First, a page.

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Re: buying a 1988 vfr400
Hi and welcome to FixYa,
Most used 400s are ridden hard eitheras a starter bike or forced to max out playing catchup with biggerbikes. But unless abused, they tend to have longer usable life than thebigger ones. For a VFR400 (NC24), areas that would need your attention/check would be:
was it imported to Australia by Honda or is it a gray bike? If it is a gray bike, then it would most likely be a Japanese domestic market/model that has a 180 km/h (110 mph) restriction;
rear suspension - the NC24 was one of the first production bikes with Pro-Arm single-sided swingarm;
listen closely to the "whine" sound from the engine. It should sound healthy not raspy. This is specially true for VFRs because the camshaft are driven by straight cut gears. This model does not use a timing chain or timing belt.
Common areas to check:
condition/level of the engine oil. An oil change would do no harm;
brake pads (front & rear);
carbs and tank condition, A rebuilt/clean is a wise action;
sparkplug check/replacement. Note the color/condition of the ends of the plugs;
electrical system check which includes battery/terminals, major connectors (high amperage), regulator, lights, switches;
chain and sprocket. If adjusted against the stops, might be time for a replacement of the set;
fork oil seal.
Even if there are somethingsyou feel like needing work, the general judge wold be how you likeriding the bike. Your body, sense of balance and riding style woulddictate which if ever would need priority work/replacement/checkingover.
Pls post back result(s). Good luck and Thank you for using FixYa.
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If you did not do this before you bought it, you need to have a thorough professional check done over the vehicle to see what mechanical issues need attention. There will be numerous items to deal with on a 1988 unless it has been meticulously maintained by previous owners which is probably not likely. In particular, the brake system, steering, suspension, engine and transmission, the electrical systems are all important to run very thorough checks on.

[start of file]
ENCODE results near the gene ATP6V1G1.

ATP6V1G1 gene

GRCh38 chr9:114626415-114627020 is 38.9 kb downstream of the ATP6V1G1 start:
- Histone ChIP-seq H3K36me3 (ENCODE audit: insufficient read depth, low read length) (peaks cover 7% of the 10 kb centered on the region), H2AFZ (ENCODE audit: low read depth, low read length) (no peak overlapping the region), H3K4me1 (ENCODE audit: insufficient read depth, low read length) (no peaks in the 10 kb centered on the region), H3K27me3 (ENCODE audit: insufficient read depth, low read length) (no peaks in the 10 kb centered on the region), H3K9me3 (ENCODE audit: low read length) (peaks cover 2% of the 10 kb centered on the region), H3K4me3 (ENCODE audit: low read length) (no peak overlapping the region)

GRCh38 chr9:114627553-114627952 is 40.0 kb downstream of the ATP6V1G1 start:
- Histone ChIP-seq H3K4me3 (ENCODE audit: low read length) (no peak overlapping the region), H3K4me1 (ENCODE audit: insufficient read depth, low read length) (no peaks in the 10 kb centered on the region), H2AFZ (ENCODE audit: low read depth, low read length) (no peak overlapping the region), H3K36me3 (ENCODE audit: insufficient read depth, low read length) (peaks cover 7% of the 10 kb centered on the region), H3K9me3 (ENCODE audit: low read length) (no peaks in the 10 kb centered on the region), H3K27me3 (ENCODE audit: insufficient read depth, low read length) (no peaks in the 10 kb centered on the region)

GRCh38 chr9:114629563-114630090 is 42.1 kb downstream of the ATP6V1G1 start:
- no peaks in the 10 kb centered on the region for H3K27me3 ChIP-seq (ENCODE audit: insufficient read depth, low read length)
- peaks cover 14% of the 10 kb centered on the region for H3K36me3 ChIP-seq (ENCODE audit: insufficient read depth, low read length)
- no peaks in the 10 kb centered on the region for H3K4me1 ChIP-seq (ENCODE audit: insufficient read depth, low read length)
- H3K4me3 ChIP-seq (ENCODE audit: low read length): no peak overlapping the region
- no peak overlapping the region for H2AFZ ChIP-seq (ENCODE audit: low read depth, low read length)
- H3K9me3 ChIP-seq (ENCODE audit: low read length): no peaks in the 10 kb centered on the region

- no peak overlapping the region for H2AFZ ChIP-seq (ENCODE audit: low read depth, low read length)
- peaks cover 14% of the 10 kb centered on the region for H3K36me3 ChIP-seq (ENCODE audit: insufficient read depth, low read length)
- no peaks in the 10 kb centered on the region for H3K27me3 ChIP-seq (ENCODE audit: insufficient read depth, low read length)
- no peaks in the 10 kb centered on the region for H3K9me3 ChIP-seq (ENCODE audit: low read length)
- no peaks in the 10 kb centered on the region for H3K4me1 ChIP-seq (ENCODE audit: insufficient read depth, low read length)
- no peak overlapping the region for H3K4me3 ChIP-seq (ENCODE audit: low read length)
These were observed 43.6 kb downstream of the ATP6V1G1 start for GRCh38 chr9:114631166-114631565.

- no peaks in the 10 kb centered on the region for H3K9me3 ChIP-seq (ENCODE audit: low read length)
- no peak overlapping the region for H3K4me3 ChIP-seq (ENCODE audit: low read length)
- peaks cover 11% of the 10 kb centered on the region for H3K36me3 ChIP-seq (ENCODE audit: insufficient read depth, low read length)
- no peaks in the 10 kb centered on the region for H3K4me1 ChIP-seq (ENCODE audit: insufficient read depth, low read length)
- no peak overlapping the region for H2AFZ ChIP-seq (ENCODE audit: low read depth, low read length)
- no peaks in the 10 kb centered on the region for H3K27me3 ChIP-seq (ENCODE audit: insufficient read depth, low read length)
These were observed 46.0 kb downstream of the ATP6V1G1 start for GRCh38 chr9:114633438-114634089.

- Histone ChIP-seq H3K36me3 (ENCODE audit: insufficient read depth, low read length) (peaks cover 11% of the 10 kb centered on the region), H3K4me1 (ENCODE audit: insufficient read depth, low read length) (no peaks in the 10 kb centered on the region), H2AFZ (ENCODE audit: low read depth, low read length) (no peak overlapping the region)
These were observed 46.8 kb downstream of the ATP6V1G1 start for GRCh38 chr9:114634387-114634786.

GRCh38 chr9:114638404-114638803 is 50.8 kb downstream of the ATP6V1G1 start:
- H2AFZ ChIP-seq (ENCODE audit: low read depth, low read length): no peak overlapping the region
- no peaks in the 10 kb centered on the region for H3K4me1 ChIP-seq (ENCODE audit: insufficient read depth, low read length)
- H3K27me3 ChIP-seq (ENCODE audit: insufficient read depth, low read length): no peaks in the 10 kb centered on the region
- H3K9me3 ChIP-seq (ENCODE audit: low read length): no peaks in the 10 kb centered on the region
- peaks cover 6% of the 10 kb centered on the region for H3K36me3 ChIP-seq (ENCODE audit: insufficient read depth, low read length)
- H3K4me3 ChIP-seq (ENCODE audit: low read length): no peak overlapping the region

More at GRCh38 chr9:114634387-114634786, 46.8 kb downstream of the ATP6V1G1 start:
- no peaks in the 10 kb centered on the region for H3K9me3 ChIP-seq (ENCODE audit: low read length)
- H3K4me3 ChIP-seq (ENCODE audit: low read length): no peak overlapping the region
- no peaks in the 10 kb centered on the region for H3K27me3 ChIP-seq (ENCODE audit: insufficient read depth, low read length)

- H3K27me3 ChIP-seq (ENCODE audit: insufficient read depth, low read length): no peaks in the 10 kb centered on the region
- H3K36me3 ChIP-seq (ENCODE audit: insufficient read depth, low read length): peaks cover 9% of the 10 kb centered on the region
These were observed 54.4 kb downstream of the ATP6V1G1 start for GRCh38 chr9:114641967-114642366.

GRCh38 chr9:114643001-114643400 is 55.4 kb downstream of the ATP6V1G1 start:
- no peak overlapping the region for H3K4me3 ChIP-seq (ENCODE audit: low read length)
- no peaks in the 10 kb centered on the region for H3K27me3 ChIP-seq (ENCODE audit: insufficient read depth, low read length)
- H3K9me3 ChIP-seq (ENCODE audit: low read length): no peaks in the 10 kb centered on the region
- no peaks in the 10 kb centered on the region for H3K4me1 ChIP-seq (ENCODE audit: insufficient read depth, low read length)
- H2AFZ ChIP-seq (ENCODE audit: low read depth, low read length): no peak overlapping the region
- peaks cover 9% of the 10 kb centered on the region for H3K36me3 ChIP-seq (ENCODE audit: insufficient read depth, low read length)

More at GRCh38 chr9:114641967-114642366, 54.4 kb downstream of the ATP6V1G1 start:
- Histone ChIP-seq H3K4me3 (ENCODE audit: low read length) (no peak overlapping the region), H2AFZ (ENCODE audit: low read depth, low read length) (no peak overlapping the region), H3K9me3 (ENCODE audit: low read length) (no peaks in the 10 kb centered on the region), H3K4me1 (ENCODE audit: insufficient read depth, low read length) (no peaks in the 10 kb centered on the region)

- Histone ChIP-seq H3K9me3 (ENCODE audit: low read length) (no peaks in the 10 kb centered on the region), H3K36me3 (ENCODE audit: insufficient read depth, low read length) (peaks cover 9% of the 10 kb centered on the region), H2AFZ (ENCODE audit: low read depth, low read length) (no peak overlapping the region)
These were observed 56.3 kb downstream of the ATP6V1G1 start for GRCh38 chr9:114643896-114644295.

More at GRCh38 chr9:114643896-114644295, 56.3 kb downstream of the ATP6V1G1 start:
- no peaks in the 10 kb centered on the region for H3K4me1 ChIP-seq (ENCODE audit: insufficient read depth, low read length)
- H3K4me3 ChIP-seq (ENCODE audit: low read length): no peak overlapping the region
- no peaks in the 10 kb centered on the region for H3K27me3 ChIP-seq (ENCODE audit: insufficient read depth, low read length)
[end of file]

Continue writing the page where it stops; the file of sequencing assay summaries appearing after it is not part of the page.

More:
If it were mine, I would not be driving around in a vehicle like that without thorough mechanical checks/inspections being carried out.
Generally you don't adjust suspension on motorcycles for the height of the rider. You make suspension adjustments for the weight of a rider by making it softer or firmer.
You can lower the front by moving forks up through the triple trees and the rear by using shorter shocks. But by doing this you are changing the steering geometry and suspension travel that has been designed for your bike.
If you already know how to ride a motorcycle you are better of working out a way to mount the bike with out lowering it. If you are learning how to ride, buy or borrow another bike until you have learnt the basics.
I have seen children racing motorcycles that use blocks or have people hold them up for the start.
That is a hard question to answer. A stock 1988 will not beat a 2010. If you have motor work done and suspension set up right it might run with a new one. The technology is far superior in the new bikes. A stock new motor is far more powerful than an old bike. The suspension is where you will get alot of your speed also. The new stock suspensions are darn near race ready with minimal tweeking.
Hi there. To upgrade your old rear shock is a good idea, however very expensive. Makers like Koni, and Ohlins, will have a rear shock to fit your bike, but unless your willing to part with about $1000, then considermy second solution. Have your old rear shock re built, or re furbished, by a qualified suspension mechanic, for a fraction of the cost. It is also possible to customise, and taylor your old shocky to suit you. Example,shorten the spring?, add a spacer to stiffen it up a bit, less oil, or more oil? I would look into a rebuild first, unless, like i say, you are prepared to spend about $1000 plus. Anything you choose, will definately enhance your bike. Good luck
Jack, find a newer bike. Most dealers will not work on a bike over ten years old. Parts availability is one reason. Another is the workload in the shop and the need for the mechanics to stay current with the new models coming out yearly. If they fixed every bike that came in the service backlog would be really bad.
The KLX 300 was never a popular bike. Not many still arround. I would not buy the bike until I rode it for an hour or so. You gotta check the suspension, handling, power, shifting smoothly, shocks, forks, power valve, clutch, water pump, oil pump, radiator, electrical system, front and rear brakes, carb, rings,
when you put a cam in ust make sure its at top dead center compression with would line up the mark on the flywheel with the mark on the case.. make sure the marks on the cam gear are lned up with the head
That's a lotta miles!! My suggestion would be to take the Yukon to a reputable mechanic and pay the $50 to $100 to have him check it over. Specifically have him check the compression, suspension, transmission, clutch, (if manual), AC (if applicable), etc and then get his opinion. Good luck